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In a piece of code I've written, I have this line:

         AllSprites = (ArrayList<ClSprite>) savedInstanceState.getParcelableArrayList("AllSprites");

I'm getting an error about an invalid cast from an ArrayList<Parcelable> to ArrayList<ClSprite>. Why isn't this legal?

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... Okay, so what's your question? –  Karl Knechtel Aug 5 '11 at 4:15
possible duplicate of Generics in Java –  Thilo Aug 5 '11 at 4:18
Look at the title, Cannot cast from ArrayList<Parcelable> to ArrayList<ClSprite> –  Steven Marcus Aug 5 '11 at 4:48
Your ArrayList<ClSprite> should be changed to ArrayList<? extends ClSprite>. Then it will work for subclasses of ClSprite but you can't add new elements to such arraylist –  Volodymyr Levytskyi Jul 24 '13 at 18:00

4 Answers 4

up vote 5 down vote accepted

It is fundamentally unsafe to cast an ArrayList<Derived> to an ArrayList<Base> or vice-versa. Doing so opens up a hole in the type system, and Java will throw a ClassCastException at runtime if you try this.

The reason is that I could do something like this:

ArrayList<Derived> derived = new ArrayList<Derived>();
ArrayList<Base> base = (ArrayList<Derived>) derived; // Not legal!
base.add(new Base()); // Just put a Base into the list, but it only holds Derived!
derived.get(0).doSomethingOnlyInDerived(); // Error!  It's not really a Derived!

This is the reason, by the way, that Java's implicit conversions between arrays are broken and why there's ArrayStoreException. This cast isn't safe under all cases.

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Others already explained the problem, but in this case, there is a very simple solution for it. Simply leave the cast, and your code will compile. :) :

ArrayList<ClSprite> AllSprites = savedInstanceState.getParcelableArrayList("AllSprites");


Take a look at the signature of the getParcelableArrayList method:

public <T extends Parcelable> ArrayList<T> getParcelableArrayList(String key)

It's a generic method whose type parameter must be a child of Parcelable. If you assign it directly to a variable like this:

ArrayList<ClSprite> AllSprites; // declaration somewhere
                                // ClSprite implements Parcelable

AllSprites = savedInstanceState.getParcelableArrayList("AllSprites");

the compiler can deduce the type parameter, so there is no need the cast at all! After deducing, the signature would look like this:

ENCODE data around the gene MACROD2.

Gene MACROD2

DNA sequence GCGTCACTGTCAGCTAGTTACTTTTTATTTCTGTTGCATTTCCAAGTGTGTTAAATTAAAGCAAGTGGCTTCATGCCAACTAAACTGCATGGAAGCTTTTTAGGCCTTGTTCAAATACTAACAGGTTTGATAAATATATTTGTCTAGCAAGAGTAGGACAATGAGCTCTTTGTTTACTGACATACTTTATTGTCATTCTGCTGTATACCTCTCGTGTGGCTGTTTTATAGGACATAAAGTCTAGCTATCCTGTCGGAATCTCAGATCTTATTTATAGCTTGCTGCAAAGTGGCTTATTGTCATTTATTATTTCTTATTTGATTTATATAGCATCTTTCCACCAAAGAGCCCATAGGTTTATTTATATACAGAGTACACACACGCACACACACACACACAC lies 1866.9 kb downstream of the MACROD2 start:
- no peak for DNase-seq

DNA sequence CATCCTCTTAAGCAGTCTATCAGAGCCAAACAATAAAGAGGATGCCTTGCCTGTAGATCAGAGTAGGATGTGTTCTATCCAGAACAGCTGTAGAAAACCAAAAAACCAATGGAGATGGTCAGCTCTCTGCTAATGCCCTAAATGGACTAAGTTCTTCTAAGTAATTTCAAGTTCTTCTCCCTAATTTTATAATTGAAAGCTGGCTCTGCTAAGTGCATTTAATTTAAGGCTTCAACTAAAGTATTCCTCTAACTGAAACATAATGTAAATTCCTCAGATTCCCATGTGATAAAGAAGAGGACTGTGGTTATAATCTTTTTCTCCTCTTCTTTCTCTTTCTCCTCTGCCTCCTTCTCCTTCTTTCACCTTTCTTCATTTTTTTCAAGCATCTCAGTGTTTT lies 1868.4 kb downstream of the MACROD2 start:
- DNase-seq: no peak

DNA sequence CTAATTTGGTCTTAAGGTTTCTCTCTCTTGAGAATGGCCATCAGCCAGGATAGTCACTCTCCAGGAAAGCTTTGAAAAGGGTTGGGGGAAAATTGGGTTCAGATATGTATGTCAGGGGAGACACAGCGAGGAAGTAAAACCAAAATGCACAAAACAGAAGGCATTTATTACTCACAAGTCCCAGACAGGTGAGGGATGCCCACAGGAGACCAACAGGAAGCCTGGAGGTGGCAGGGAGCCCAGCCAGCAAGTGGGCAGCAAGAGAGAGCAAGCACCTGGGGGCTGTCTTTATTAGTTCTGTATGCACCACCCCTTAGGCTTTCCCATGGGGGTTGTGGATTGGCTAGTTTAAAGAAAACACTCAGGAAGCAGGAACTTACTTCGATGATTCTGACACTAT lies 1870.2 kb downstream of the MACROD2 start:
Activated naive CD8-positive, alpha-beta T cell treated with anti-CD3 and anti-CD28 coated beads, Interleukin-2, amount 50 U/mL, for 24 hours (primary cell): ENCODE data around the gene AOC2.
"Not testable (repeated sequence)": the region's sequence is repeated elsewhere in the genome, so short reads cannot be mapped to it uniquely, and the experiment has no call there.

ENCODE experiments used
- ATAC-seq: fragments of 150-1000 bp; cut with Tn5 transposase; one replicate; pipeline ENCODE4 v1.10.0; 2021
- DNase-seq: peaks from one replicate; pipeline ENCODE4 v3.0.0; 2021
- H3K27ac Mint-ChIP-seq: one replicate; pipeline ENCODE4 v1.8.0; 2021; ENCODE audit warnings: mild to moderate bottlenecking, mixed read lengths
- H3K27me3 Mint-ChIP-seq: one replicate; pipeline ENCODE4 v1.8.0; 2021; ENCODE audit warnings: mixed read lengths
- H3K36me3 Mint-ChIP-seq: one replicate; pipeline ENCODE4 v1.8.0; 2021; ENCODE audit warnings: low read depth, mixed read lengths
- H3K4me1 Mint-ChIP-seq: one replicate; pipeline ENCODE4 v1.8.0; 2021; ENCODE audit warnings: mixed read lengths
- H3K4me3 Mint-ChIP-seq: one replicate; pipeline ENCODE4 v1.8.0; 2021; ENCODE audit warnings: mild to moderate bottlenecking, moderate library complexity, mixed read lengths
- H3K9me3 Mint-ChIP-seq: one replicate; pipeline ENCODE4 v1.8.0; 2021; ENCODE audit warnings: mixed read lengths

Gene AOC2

public ArrayList<ClSprite> getParcelableArrayList(String key)

It is clear the we do not have to cast from ArrayList<ClSprite> to ArrayList<ClSprite>. :)

But why did you got this error? If you perform a cast and not assign the variable directly to the return value of this method, the compiler cannot deduce the type parameter, it only knows that the returned type is ArrayList<Parcelable>. And in this case, the error takes places what the others already explained.

Also if the method would not be generic, but like this:

public ArrayList<Parcelable> getParcelableArrayList(String key)

you could not assign the return value to AllSprites, because there is no type deduction at all, and you cannot convert from ArrayList<Parcelable> to ArrayList<ClSprite>. Even though it would make sense, Java uses type erasure for generics, and makes these things unsafe at runtime.

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thanks for the great explanation, i tried to set the value for an ArrayList<someParcelableClass> using a ternary operator, which doesn't work. And this answer explains it perfectly. –  Su-Au Hwang Dec 11 '13 at 6:52
Thanks.......... –  merveotesi Aug 19 '14 at 12:24

A simple solution is to set the returning element type like so

ArrayList<ClSprite> AllSprites = savedInstanceState.<ClSprite>getParcelableArrayList("AllSprites")

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This is the simplest and brilliant answer to this problem. This should be the accepted answer I guess. –  tasomaniac Nov 27 '13 at 10:00
Very best answer ! –  Pauland May 5 '14 at 21:07
And it is compatible with javac compiler (used by AndroidStudio). Generic casting i used works in eclipse, but not in Android Studio. Should be accepted answer. –  helionprime Jul 20 '14 at 12:13
Actually the type parameter is not needed at the getParcelableArrayList method. See my answer for details. –  WonderCsabo Nov 7 '14 at 16:42
Should be the accepted answer. –  Maxim Rahlis Dec 3 '14 at 9:04

That cast is simply illegal in Java; a list-of-parent can't be cast to a list-of-child. Furthermore, the cast to ArrayList<X> is dangerous and overly restrictive. You could fix both problems by making the type of AllSprites be List<Parcelable>.

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How would I do this as I need the functions in my custom class, ClSprites. –  Steven Marcus Aug 5 '11 at 4:47
You could just cast each object in the List as you use it, or you could create a new List<ClSprite> and move the objects from the other list in a for loop. Neither solution seems ideal but I'm afraid there's no cleaner way. –  Ernest Friedman-Hill Aug 5 '11 at 11:52

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